Financing bank liable for demurrage as intermediate holder of bills of lading

News / What constitutes a “similar amendment” under the Interclub Agreement?

02-10-2018 / Maritime

Agile Holdings Corporation v. Essar Shipping Ltd (M/V Maria) [2018] EWHC 1055 (Comm) On appeal from an arbitration award, the Court has construed the scope of the words “similar amendment” in the Interclub Agreement (“the ICA”) and found that, in this case, there was no such amendment making the Master responsible for cargo handling and restricting the Charterers’ liability to a 50% indemnity for a cargo claim.

What constitutes a “similar amendment” under the Interclub Agreement?

News / Court finds different charterparty arbitration provisions did not conflict

02-10-2018 / Maritime

A v. B [2018] EWHC 1370 (Comm) This case involved a charterparty with two different, and potentially conflicting, arbitration provisions. The Court held that the arbitral tribunal should not have concluded that it lacked jurisdiction over the dispute. In doing so, the Court helpfully set out how it will construe ambiguous and potentially conflicting contractual clauses. Where possible, such clauses should be read together and in context to avoid any potential conflict.

Court finds different charterparty arbitration provisions did not conflict

News / The Seatrade verdict: has scrapping just got a lot more onerous?

02-10-2018 / Maritime

The judgment of the District Court of Rotterdam in the Seatrade case in March 2018, in which a company and its two directors were found guilty of violating EU Regulation No. 1013/2006 of 14 June 2006 on shipments of waste (“EWSR”), has potentially wide-reaching implications for ship-owners based in Europe and beyond who are considering scrapping their vess

The Seatrade verdict: has scrapping just got a lot more onerous?

News / Court of Appeal confirms: privilege rules!

24-09-2018 / Maritime

Director of the Serious Fraud Office v. Eurasian Natural Resources Corporation Ltd and the Law Society [2018] EWCA Civ 2006 In a much anticipated decision, the Court of Appeal has held that a multinational corporation that came under investigation by the Serious Fraud Office (“SFO”) was entitled to assert litigation privilege over various categories of documents that had been generated as part of its internal investigation into a whistle-blower’s allegations of corruption within its organisation. In doing so, the Court of Appeal rejected the High Court’s more restrictive approach to litigation privilege.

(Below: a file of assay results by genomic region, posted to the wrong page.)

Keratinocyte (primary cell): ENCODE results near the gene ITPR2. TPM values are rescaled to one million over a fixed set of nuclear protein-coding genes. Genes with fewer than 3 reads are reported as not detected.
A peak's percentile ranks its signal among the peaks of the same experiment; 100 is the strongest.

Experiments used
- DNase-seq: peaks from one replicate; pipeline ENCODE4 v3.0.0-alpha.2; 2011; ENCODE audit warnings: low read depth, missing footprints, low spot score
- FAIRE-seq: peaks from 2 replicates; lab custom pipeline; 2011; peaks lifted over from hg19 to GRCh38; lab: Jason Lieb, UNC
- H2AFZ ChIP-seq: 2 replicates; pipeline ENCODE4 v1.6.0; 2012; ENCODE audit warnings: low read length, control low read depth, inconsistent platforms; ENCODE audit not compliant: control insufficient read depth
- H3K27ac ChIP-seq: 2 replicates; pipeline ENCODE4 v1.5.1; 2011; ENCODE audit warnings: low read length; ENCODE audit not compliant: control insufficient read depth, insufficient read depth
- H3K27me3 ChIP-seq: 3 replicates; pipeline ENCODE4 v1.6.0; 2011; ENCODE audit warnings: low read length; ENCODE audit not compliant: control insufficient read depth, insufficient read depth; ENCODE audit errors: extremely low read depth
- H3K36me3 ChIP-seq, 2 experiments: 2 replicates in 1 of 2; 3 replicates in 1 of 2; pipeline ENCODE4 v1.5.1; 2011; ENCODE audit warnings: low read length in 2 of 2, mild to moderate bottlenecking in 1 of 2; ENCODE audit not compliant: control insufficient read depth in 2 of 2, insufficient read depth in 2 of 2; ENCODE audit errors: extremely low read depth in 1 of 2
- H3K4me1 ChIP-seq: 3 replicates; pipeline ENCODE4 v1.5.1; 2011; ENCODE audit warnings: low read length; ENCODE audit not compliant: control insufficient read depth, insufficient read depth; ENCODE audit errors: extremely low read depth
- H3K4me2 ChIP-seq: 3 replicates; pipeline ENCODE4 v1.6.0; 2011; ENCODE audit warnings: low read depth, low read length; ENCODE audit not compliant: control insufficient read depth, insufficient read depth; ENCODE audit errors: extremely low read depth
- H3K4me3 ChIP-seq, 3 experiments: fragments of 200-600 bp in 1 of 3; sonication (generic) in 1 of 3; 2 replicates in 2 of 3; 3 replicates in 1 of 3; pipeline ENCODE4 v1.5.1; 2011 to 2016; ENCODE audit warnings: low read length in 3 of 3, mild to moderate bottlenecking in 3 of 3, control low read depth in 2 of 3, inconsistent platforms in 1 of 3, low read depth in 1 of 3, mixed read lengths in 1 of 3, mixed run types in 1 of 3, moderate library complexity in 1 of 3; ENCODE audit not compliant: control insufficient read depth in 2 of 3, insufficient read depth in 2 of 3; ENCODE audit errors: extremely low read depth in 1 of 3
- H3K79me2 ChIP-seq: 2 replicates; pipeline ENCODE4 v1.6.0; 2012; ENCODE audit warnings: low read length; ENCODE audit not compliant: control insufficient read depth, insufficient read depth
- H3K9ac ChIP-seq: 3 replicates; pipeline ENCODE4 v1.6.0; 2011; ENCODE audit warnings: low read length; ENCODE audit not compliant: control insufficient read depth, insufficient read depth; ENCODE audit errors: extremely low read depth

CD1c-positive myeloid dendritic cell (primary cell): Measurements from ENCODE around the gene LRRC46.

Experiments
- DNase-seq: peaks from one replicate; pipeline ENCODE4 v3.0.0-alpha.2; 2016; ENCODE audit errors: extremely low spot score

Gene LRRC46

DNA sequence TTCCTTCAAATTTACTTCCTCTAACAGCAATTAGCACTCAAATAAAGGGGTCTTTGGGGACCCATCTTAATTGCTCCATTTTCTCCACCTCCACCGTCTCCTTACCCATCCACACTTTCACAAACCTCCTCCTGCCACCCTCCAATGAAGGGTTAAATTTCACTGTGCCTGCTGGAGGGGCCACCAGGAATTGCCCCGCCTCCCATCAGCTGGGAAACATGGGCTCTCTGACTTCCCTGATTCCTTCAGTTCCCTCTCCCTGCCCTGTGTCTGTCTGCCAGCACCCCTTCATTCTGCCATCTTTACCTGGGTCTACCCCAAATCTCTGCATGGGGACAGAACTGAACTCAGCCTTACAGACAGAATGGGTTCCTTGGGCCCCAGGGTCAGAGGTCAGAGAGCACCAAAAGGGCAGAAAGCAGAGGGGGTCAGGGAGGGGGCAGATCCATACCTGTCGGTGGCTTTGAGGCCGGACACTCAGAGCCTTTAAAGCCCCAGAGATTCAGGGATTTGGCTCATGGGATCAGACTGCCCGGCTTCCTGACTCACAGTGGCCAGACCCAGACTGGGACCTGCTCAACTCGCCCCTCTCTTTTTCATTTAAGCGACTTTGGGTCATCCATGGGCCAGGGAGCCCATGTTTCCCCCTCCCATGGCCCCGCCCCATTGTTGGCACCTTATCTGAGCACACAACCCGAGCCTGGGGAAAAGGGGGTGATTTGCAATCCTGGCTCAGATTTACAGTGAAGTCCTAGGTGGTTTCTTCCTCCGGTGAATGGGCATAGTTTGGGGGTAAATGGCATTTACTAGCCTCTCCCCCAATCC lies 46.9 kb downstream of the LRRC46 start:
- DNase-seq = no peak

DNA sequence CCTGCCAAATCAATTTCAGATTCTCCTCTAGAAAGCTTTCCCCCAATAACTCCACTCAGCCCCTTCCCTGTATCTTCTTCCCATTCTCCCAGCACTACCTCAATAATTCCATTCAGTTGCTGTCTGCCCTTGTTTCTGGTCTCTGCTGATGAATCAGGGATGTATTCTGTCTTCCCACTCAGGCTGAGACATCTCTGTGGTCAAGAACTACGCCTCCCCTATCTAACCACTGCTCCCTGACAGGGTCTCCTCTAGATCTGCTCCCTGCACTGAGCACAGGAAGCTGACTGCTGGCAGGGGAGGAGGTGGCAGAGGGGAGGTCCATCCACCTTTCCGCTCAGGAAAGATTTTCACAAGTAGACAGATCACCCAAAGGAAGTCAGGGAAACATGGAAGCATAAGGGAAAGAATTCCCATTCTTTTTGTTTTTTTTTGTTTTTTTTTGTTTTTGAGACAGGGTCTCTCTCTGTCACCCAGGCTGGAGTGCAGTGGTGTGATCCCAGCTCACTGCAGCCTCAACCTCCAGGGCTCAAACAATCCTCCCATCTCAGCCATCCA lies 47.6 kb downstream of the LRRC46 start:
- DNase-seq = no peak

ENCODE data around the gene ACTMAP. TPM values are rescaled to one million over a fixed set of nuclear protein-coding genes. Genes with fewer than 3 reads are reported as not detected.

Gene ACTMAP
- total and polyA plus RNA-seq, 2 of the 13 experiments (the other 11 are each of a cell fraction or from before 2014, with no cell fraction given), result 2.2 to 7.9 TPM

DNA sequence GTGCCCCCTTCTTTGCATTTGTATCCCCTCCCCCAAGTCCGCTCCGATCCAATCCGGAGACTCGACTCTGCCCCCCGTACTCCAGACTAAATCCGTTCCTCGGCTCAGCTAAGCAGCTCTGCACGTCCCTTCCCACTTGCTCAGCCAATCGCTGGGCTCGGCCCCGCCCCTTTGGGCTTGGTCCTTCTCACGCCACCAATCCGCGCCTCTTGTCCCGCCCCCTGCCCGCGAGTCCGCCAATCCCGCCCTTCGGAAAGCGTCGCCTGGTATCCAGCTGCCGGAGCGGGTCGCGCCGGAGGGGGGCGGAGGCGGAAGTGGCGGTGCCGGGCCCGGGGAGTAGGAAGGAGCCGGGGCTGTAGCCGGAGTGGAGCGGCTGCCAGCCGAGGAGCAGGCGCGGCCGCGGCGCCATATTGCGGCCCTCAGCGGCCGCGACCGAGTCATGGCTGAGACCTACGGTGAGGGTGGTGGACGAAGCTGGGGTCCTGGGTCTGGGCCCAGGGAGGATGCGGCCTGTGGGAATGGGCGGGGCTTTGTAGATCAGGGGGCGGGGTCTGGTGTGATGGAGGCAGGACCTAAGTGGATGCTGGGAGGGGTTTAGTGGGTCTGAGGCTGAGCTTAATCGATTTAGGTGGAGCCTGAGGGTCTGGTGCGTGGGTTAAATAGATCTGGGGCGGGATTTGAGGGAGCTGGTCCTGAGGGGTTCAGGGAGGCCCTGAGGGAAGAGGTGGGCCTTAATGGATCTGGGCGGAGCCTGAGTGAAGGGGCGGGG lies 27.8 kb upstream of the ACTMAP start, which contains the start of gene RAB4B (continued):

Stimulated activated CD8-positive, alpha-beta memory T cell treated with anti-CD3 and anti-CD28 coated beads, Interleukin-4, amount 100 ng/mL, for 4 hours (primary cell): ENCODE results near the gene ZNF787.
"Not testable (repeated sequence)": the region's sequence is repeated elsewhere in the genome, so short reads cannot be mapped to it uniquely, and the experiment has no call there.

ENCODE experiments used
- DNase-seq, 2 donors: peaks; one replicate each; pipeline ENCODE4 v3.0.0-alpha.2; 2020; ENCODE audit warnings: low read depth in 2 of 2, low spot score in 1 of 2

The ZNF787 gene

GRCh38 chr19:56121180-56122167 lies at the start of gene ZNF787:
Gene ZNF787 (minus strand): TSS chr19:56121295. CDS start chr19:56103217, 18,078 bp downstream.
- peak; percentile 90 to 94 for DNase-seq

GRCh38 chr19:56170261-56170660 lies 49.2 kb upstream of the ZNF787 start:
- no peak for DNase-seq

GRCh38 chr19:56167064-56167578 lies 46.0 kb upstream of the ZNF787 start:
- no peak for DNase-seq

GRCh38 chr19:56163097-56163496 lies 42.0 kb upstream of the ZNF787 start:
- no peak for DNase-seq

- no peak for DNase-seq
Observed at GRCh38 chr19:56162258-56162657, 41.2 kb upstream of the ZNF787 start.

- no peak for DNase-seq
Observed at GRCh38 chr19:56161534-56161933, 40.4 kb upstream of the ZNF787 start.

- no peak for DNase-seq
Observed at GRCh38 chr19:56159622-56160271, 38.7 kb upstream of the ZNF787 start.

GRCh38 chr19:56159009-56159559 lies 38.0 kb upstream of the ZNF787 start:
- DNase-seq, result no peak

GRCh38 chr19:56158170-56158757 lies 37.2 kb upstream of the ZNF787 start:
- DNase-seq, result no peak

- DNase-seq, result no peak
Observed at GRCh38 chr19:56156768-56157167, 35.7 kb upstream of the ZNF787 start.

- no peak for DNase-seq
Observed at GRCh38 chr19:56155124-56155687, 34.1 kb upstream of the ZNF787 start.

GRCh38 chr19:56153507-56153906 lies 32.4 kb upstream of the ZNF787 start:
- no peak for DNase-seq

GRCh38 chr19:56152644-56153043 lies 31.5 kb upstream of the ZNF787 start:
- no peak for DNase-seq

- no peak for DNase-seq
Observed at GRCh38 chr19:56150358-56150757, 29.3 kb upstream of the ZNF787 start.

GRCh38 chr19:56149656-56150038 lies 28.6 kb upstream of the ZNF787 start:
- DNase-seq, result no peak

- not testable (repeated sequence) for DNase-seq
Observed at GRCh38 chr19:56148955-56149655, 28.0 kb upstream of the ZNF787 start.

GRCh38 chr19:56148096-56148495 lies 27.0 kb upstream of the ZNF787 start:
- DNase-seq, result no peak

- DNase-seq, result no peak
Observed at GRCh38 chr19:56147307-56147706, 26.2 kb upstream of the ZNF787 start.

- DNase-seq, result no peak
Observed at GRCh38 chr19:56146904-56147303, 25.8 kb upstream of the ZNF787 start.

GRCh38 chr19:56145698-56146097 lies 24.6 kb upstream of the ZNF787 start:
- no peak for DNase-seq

Court of Appeal confirms: privilege rules!

News / Singapore Court agrees: make up your mind when choosing law and jurisdiction

02-10-2018 / Maritime

Shanghai Turbo Enterprises v. Liu Ming [2018] SGHC 172 Parties should not contract on a “floating” governing law clause – i.e. a clause that provides for two or more governing laws and leaves the exercise of the choice until a later stage. The English courts have traditionally found that such clauses are unenforceable. In this recent decision, the Singapore High Court accepted that Singapore law adopts a similar position to English law. Having struck down the governing law clause, the Court ruled further that an inextricably linked “floating” jurisdiction clause was also unenforceable. Parties to international contracts should carefully consider and expressly set out their choice of law and forum at the outset. Losing an enforceable law and jurisdiction clause can result in ceding serious tactical advantages in litigation.

Singapore Court agrees: make up your mind when choosing law and jurisdiction